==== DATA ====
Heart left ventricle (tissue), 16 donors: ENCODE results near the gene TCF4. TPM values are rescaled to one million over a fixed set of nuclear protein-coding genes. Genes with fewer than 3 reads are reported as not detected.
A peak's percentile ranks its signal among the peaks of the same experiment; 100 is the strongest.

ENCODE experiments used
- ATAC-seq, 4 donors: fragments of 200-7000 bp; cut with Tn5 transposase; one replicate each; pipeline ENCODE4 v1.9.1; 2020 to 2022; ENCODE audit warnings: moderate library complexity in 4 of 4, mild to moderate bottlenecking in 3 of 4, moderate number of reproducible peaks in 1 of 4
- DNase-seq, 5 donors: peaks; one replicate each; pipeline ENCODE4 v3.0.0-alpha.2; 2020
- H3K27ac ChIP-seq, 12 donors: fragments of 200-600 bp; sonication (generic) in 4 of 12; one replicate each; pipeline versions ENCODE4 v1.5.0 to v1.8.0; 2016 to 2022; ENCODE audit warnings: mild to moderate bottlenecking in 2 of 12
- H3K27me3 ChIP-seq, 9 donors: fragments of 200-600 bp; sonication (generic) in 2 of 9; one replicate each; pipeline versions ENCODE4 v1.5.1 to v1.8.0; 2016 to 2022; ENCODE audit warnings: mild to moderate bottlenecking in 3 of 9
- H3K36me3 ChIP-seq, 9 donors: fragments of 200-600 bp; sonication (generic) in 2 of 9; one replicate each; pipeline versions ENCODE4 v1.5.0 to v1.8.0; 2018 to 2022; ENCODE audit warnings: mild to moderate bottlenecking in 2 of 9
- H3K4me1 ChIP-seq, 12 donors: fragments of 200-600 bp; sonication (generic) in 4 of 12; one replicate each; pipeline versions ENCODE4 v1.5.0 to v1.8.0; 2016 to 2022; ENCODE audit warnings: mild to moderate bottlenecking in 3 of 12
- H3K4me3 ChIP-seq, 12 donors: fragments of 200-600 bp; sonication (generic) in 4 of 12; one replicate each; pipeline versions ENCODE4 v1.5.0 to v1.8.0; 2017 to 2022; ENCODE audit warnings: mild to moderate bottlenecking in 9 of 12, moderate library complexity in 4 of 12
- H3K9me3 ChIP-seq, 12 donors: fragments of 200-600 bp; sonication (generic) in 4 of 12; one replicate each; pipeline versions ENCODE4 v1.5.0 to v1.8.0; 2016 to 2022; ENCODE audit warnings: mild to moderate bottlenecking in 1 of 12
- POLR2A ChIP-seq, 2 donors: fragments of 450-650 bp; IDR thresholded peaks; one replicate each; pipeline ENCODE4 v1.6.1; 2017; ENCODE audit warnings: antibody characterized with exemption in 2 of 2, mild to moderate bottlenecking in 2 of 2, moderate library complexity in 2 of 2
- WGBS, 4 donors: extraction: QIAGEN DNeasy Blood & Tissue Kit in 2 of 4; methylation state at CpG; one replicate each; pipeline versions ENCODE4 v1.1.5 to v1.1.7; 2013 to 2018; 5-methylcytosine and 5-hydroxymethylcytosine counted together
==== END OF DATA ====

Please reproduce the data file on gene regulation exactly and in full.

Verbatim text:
Heart left ventricle (tissue), 16 donors: ENCODE results near the gene TCF4. TPM values are rescaled to one million over a fixed set of nuclear protein-coding genes. Genes with fewer than 3 reads are reported as not detected.
A peak's percentile ranks its signal among the peaks of the same experiment; 100 is the strongest.

ENCODE experiments used
- ATAC-seq, 4 donors: fragments of 200-7000 bp; cut with Tn5 transposase; one replicate each; pipeline ENCODE4 v1.9.1; 2020 to 2022; ENCODE audit warnings: moderate library complexity in 4 of 4, mild to moderate bottlenecking in 3 of 4, moderate number of reproducible peaks in 1 of 4
- DNase-seq, 5 donors: peaks; one replicate each; pipeline ENCODE4 v3.0.0-alpha.2; 2020
- H3K27ac ChIP-seq, 12 donors: fragments of 200-600 bp; sonication (generic) in 4 of 12; one replicate each; pipeline versions ENCODE4 v1.5.0 to v1.8.0; 2016 to 2022; ENCODE audit warnings: mild to moderate bottlenecking in 2 of 12
- H3K27me3 ChIP-seq, 9 donors: fragments of 200-600 bp; sonication (generic) in 2 of 9; one replicate each; pipeline versions ENCODE4 v1.5.1 to v1.8.0; 2016 to 2022; ENCODE audit warnings: mild to moderate bottlenecking in 3 of 9
- H3K36me3 ChIP-seq, 9 donors: fragments of 200-600 bp; sonication (generic) in 2 of 9; one replicate each; pipeline versions ENCODE4 v1.5.0 to v1.8.0; 2018 to 2022; ENCODE audit warnings: mild to moderate bottlenecking in 2 of 9
- H3K4me1 ChIP-seq, 12 donors: fragments of 200-600 bp; sonication (generic) in 4 of 12; one replicate each; pipeline versions ENCODE4 v1.5.0 to v1.8.0; 2016 to 2022; ENCODE audit warnings: mild to moderate bottlenecking in 3 of 12
- H3K4me3 ChIP-seq, 12 donors: fragments of 200-600 bp; sonication (generic) in 4 of 12; one replicate each; pipeline versions ENCODE4 v1.5.0 to v1.8.0; 2017 to 2022; ENCODE audit warnings: mild to moderate bottlenecking in 9 of 12, moderate library complexity in 4 of 12
- H3K9me3 ChIP-seq, 12 donors: fragments of 200-600 bp; sonication (generic) in 4 of 12; one replicate each; pipeline versions ENCODE4 v1.5.0 to v1.8.0; 2016 to 2022; ENCODE audit warnings: mild to moderate bottlenecking in 1 of 12
- POLR2A ChIP-seq, 2 donors: fragments of 450-650 bp; IDR thresholded peaks; one replicate each; pipeline ENCODE4 v1.6.1; 2017; ENCODE audit warnings: antibody characterized with exemption in 2 of 2, mild to moderate bottlenecking in 2 of 2, moderate library complexity in 2 of 2
- WGBS, 4 donors: extraction: QIAGEN DNeasy Blood & Tissue Kit in 2 of 4; methylation state at CpG; one replicate each; pipeline versions ENCODE4 v1.1.5 to v1.1.7; 2013 to 2018; 5-methylcytosine and 5-hydroxymethylcytosine counted together